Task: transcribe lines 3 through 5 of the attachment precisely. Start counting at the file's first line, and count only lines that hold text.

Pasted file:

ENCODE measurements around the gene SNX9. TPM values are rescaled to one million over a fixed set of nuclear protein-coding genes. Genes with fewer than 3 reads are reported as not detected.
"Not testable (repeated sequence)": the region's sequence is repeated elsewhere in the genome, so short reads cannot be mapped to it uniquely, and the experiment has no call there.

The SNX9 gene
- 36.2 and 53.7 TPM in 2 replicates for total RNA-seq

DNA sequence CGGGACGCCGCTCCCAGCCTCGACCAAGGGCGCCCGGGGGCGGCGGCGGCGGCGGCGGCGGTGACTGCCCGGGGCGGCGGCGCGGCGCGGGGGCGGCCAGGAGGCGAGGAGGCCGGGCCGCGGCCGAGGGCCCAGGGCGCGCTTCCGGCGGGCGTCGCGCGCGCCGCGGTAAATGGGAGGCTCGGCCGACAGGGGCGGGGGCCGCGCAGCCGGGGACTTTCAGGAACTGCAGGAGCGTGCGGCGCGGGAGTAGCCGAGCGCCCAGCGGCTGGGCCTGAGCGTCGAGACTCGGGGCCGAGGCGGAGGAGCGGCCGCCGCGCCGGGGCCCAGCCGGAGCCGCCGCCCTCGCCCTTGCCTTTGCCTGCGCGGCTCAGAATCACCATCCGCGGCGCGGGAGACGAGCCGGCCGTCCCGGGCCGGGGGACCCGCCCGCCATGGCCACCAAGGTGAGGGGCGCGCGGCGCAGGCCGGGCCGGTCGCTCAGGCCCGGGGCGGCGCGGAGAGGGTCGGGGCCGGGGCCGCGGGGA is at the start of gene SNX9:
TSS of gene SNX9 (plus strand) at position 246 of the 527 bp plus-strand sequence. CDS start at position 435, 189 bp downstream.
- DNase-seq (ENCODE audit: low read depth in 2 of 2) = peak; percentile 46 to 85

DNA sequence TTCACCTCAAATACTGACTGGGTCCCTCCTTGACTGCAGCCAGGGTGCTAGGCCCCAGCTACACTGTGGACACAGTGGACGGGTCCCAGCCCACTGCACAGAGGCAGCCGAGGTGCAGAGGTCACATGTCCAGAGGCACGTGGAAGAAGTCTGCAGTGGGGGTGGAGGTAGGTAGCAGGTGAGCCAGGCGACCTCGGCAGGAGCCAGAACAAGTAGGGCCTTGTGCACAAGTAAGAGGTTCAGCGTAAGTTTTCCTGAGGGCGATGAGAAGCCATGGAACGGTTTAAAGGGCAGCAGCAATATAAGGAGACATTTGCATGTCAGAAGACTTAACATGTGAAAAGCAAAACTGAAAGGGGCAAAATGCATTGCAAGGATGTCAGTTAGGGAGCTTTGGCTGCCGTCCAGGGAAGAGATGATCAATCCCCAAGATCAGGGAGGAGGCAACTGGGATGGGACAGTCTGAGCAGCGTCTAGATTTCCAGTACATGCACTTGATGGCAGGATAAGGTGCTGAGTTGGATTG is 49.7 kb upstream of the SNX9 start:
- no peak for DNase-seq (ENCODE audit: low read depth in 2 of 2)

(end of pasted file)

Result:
The SNX9 gene
- 36.2 and 53.7 TPM in 2 replicates for total RNA-seq

DNA sequence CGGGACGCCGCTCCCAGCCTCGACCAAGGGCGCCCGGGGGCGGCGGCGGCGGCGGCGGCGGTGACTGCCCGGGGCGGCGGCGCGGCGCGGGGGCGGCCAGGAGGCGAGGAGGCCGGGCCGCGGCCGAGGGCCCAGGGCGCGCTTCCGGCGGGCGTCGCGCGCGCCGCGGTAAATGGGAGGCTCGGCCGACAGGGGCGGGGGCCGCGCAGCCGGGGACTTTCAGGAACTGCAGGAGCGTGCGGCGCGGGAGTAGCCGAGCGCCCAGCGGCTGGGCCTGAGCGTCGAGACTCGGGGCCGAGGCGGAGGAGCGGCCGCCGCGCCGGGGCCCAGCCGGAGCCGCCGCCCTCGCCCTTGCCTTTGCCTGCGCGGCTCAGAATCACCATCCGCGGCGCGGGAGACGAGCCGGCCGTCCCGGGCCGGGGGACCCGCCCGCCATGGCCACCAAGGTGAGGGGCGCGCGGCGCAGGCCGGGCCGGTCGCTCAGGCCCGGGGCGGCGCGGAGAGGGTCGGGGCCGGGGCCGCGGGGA is at the start of gene SNX9: